Mutual Funds (MFs) have been the hardest hit by the turmoil in the global markets. In a knee-jerk reaction, smart investors switched from equity schemes to debt ones. Those who stuck to equity have seen their returns diminishing. Investors who put Rs 10 in an equityoriented fund in January 2006 would have seen their money double through 2007—but are probably back at Rs 10 unless they encashed the gains and re-balanced.
Ashish P. Somaiyaa, Head (Product Development), ICICI Pru AMC, says the fund house has now launched an innovative scheme to take care of such movements in the market. ICICI Pru’s Target Return scheme allows investors to indicate the return they expect from their equity investment while entering the scheme. There will be four pre-set returns trigger points (12 per cent, 20 per cent, 50 per cent and 100 per cent) and as and when the returns on NAV are achieved, the appreciation would automatically get transferred from the equity scheme to a pre-selected bond scheme.
“This will help investors to lock in their gains as and when they materialise while keeping the core investment in equity,” says Somaiyaa.
Gold coins and bars
The recent surge in gold prices not only indicates a demand for gold, but also hints at speculative buying. Over the past one-and-a-half years, new insights have been gained about gold buying in India, the world’s largest consumer of the yellow metal, as prices soared. Jewellery is passé, and there has been a surge in retail demand for gold coins and bars for gifting and investment purposes.
In 2007, coins and bars sold by banks and NBFCs accounted for 10 per cent of the 800-tonne of gold bought in India. The full-year figures for 2008 are not yet out, but experts are predicting a healthy growth of 15-20 per cent in sales of gold coins and bars. Not so for gold jewellery.
“Gold coins and bars are definitely the in things now… The demand …is coming more from the hinterland and semi-urban areas. Gold coins of smaller denominations like 1/2 gram & 1 gram are becoming increasingly popular,” says Sudip Bandyopadhyay, CEO & Director, Reliance Money, which sells gold coins. There are over two dozen banks active in retailing of gold.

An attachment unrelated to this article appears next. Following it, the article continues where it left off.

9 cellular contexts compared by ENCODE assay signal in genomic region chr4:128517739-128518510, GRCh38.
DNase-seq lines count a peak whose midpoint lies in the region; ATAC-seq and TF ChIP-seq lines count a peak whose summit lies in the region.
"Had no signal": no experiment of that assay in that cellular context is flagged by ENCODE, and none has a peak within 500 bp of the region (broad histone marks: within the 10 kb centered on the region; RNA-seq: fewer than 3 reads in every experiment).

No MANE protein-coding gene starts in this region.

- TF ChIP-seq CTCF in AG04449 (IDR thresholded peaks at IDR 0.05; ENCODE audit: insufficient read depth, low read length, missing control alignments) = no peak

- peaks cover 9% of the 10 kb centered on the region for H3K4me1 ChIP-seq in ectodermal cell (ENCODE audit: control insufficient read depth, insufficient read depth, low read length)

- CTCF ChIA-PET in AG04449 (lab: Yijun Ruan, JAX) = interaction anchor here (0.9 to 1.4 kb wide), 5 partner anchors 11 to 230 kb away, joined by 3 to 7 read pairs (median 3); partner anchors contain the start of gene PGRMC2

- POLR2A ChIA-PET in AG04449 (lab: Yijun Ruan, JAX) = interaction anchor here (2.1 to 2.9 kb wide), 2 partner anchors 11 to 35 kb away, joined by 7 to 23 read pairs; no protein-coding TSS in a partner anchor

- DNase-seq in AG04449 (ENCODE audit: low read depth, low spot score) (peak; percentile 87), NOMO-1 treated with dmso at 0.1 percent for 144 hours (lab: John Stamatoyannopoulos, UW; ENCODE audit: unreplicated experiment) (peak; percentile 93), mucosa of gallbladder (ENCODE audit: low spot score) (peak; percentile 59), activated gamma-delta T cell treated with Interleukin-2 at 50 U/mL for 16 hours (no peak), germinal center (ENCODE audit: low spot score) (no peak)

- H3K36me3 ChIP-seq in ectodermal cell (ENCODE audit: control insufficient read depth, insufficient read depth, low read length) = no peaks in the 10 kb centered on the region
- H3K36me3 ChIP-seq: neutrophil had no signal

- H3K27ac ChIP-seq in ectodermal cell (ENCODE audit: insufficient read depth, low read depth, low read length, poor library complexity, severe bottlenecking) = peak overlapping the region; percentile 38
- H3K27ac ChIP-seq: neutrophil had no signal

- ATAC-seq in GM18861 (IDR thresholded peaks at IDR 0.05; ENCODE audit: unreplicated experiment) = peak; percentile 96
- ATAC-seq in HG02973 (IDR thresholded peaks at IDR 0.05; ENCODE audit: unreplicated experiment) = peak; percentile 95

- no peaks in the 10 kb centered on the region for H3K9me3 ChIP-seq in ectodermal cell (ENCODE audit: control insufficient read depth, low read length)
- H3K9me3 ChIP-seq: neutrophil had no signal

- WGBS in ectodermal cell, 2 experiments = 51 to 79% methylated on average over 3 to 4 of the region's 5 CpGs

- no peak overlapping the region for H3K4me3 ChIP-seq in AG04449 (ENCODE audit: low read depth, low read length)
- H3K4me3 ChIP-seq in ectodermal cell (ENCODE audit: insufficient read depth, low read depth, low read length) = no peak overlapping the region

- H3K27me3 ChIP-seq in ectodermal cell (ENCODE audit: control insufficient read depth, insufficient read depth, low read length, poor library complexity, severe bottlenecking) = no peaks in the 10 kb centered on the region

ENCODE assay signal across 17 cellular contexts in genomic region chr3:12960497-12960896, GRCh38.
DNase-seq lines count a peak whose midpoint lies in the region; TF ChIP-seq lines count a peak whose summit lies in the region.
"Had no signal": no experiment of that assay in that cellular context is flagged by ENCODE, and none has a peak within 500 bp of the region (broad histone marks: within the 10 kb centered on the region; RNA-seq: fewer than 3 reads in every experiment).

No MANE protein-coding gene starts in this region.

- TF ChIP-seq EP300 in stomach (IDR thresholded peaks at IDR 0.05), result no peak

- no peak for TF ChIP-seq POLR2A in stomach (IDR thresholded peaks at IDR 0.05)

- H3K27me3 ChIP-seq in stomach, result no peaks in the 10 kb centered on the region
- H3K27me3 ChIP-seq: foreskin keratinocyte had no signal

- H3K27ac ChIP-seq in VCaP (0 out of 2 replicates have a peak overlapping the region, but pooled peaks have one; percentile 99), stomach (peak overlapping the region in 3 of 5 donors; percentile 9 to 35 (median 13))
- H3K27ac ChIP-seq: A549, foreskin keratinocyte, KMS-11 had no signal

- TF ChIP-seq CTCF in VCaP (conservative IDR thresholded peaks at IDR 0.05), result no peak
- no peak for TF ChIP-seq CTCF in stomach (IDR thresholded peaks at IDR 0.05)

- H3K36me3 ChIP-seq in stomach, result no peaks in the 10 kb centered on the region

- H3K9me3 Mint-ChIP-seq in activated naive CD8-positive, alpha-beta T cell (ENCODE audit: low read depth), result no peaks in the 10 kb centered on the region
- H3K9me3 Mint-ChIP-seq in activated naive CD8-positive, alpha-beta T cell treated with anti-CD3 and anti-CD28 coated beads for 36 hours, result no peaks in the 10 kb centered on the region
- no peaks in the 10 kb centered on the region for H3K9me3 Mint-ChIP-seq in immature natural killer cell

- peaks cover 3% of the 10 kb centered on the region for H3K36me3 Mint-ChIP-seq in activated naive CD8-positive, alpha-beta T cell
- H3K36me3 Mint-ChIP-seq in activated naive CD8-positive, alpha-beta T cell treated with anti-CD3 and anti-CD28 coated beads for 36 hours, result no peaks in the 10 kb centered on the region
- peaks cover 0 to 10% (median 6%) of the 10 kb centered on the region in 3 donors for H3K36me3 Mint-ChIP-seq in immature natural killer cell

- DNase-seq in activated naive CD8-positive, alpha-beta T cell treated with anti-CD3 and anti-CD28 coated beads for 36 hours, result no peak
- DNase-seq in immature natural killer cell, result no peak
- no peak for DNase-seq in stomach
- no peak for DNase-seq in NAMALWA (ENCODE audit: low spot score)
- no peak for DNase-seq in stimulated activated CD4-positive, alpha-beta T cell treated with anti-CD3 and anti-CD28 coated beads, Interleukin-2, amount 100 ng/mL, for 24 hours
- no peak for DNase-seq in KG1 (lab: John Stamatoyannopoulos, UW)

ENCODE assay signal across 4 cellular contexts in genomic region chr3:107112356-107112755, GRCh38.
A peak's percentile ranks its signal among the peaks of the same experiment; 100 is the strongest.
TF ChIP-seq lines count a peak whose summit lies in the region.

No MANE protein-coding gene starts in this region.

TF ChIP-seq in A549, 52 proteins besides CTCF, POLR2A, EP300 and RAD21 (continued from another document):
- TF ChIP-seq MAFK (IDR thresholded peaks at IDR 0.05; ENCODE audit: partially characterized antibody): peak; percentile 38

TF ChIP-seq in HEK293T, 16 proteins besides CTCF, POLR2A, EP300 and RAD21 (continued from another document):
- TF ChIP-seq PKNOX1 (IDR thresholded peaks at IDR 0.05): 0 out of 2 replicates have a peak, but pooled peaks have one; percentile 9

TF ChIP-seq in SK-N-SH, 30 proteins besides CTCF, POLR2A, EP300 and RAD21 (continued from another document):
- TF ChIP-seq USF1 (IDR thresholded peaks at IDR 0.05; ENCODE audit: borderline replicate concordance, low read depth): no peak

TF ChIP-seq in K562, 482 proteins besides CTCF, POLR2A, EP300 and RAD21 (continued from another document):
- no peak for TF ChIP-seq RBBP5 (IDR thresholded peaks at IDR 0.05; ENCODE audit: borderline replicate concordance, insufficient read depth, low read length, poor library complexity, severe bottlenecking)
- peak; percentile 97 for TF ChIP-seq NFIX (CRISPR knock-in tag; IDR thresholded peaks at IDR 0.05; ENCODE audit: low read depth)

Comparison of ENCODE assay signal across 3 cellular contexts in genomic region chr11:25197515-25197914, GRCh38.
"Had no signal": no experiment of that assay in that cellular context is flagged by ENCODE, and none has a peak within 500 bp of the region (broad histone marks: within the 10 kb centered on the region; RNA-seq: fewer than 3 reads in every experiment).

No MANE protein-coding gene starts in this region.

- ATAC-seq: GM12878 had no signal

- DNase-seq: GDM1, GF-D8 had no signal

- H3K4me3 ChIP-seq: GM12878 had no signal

Rights issues overshadow IPOs
For 11 years, initial public offerings (IPOs) ruled the market, overshadowing rights issue offerings by a great margin, but that trend is now slowly reversing.
Sample this: the money raised through IPOs in the last five years was in multiples of that raised via rights issues. But, in 2008-09 up to January 31, 2009, the rights market mobilised Rs 11,997 crore as against a paltry Rs 2,010 crore via IPOs. So, why are companies switching to rights issues to raise funds?
Experts say companies need equity infusions urgently to ease liquidity problems and strengthen their balance sheets what with private equity and other sources turning dry. “Rising working capital cycles and falling margins costs have put pressure on debt-equity ratios,” says Ravi Sardana, Senior Vice President, ICICI Securities. And equity has to be expanded to get the favourable debt-equity ratios that many lenders are demanding in today’s world.